RIGHT Job, RIGHT Person, RIGHT Fit

Young Hobart locals off welfare and into work

From left, Tasmanian Meat Wholesalers operations manager David Dillon, Shanon Wordsworth, Tasmanian Liberal Senator Eric Abetz and Workskills Tasmania’s Leon Thompson.

SIXTEEN long-term unemployed people in Hobart have broken the welfare trap by gaining employment through the Federal Government’s Youth Bonus Wage subsidy.

The subsidy is part of the Youth Jobs PaTH program.

Tasmanian Liberal Senator Eric Abetz, alongside Workskills Tasmania, visited Hobart business Tasmanian Meat Wholesalers recently to meet Shanon Wordsworth, one of many young Tasmanians who have gained meaningful employment through the program.

Mr Wordsworth was hired by Tasmanian Meat Wholesalers following a four-week internship.

“Stories like that of Shanon highlight the success of the PaTH program in assisting young people to gain a foot in the door in the job market,” Senator Abetz said.

“In just more than nine months, thousands of young people across Australia who were previously reliant on taxpayer-funded welfare are now in gainful employment.

“This includes more than 300 in Tasmania and the positive results clearly show that young Tasmanians are being given a go with the right support.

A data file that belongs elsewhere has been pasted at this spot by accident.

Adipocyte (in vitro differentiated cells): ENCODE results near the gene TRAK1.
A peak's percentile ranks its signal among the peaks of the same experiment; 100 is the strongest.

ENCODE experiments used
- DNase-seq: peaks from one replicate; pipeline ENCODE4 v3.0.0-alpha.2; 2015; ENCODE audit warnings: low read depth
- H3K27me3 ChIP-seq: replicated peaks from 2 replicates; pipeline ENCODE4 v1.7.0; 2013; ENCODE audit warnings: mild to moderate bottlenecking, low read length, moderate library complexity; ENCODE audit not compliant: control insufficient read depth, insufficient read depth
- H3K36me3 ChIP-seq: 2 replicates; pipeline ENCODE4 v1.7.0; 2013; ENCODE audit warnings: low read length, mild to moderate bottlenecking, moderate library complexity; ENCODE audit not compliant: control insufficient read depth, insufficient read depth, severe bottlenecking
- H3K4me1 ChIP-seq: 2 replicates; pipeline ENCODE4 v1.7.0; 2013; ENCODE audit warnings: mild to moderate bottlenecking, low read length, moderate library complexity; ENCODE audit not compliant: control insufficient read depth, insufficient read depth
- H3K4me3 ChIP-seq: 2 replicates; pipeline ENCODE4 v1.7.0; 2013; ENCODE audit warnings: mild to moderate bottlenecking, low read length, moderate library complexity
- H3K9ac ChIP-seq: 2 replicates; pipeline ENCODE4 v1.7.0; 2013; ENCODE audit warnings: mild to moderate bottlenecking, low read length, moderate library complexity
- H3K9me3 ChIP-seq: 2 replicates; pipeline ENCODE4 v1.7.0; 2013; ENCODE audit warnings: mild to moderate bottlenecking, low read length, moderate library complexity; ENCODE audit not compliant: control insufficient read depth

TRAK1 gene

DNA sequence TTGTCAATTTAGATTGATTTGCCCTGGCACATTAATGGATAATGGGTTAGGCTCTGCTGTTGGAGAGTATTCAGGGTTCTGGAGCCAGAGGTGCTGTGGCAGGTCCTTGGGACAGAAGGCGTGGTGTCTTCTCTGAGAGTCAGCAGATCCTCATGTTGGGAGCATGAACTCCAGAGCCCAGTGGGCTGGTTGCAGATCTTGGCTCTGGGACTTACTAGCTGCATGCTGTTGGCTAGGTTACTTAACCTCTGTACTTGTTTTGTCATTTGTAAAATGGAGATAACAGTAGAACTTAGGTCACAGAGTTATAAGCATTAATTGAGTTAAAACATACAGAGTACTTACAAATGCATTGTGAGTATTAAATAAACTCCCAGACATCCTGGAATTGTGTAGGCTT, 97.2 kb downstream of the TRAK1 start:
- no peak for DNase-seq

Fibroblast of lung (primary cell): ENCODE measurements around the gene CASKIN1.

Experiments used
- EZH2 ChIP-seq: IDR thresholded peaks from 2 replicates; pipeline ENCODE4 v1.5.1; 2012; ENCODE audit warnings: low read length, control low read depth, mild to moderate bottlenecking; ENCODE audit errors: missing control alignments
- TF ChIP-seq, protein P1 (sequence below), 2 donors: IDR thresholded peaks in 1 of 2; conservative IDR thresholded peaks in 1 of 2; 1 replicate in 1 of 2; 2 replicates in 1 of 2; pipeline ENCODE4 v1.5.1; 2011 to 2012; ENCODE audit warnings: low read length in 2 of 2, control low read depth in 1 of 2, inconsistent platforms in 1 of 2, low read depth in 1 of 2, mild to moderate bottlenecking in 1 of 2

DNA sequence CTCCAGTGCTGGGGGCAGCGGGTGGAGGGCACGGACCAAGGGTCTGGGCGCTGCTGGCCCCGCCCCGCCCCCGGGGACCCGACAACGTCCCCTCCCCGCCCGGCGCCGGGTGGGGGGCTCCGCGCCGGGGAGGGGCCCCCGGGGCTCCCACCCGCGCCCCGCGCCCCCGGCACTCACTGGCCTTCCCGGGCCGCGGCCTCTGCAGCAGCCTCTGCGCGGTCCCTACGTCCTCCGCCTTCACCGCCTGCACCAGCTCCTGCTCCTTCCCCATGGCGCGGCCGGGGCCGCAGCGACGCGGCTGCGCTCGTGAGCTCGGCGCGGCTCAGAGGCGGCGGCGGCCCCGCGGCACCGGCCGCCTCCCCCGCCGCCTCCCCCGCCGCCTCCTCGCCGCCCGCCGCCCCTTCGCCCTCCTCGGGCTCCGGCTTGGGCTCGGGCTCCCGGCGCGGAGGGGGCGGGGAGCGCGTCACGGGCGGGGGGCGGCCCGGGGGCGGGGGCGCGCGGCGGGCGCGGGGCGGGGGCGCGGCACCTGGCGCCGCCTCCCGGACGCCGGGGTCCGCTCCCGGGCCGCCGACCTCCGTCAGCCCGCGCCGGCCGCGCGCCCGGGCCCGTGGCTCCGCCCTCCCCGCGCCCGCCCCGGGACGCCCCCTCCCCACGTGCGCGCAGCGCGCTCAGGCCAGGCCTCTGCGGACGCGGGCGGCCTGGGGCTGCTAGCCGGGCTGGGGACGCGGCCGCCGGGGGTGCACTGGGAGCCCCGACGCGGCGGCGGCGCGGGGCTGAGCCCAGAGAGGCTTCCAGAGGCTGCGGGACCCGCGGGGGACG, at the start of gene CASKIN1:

“Breaking the cycle of welfare dependency by securing gainful employment has a profound effect on the individual, their family, the local economy and the community.”

Employers are eligible for a Youth Bonus Wage Subsidy under the ‘Hire’ element of the Youth Jobs PaTH program if they employ a young person who has been unemployed for six months or more.

Reforms to the subsidy were part of the Youth Jobs PaTH program announced in last year’s Budget and commenced on 1 January 2017.

In addition to the 10,000 young people hired through a Youth Bonus Wage Subsidy, more than 9,300 young people have begun Employability Skills Training courses and more than 2,100 internships have commenced.

“The Liberal Government’s Youth Jobs PaTH program is giving long-term unemployed young people the skills and experience to increase their chances of being considered for a job, as well as assisting employers to give young people a go,” Senator Abetz said.

For more information, visit www.employment.gov.au/youth-jobs-path.